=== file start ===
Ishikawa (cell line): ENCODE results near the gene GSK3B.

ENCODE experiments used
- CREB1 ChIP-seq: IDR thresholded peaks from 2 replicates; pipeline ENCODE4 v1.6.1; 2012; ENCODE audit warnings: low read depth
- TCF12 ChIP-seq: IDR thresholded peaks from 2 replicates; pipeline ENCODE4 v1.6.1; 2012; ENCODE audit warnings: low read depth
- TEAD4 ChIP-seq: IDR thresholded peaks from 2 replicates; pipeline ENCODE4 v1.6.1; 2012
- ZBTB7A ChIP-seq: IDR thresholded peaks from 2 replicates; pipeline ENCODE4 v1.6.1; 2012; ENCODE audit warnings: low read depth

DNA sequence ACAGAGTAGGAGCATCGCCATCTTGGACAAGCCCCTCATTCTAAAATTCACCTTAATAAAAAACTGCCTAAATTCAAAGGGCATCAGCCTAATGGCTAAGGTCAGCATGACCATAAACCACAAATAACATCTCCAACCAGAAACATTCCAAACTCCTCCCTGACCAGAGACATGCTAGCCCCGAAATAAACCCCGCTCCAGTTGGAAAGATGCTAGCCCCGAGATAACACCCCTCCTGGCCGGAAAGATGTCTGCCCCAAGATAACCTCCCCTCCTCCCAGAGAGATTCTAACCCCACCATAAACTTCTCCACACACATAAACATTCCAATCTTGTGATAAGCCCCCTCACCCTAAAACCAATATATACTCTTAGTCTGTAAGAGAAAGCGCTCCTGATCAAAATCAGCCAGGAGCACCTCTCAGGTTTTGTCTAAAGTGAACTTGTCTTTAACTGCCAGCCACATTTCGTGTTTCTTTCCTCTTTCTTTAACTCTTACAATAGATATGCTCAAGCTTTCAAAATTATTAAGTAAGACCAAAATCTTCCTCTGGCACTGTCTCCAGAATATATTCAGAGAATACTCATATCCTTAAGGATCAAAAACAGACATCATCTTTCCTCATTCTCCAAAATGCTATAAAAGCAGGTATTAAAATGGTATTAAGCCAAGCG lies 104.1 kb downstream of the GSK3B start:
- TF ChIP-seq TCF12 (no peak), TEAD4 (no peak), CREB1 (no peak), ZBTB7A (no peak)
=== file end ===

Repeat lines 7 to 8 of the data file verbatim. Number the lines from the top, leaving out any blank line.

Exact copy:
DNA sequence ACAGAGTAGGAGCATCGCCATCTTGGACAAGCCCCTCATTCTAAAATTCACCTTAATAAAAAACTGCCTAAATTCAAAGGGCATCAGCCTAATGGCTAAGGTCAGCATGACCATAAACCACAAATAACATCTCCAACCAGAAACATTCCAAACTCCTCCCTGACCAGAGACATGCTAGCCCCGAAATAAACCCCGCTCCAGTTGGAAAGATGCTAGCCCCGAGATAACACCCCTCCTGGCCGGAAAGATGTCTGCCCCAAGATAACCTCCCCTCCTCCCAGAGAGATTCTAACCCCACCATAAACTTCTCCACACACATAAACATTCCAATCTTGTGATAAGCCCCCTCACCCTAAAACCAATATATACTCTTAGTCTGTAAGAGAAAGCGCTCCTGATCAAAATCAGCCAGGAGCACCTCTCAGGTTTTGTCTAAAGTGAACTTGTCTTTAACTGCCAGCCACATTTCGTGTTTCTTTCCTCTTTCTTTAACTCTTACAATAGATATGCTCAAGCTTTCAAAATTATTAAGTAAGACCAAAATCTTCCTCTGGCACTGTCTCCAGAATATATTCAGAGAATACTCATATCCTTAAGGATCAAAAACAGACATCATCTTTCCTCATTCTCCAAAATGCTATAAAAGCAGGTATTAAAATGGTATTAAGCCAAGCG lies 104.1 kb downstream of the GSK3B start:
- TF ChIP-seq TCF12 (no peak), TEAD4 (no peak), CREB1 (no peak), ZBTB7A (no peak)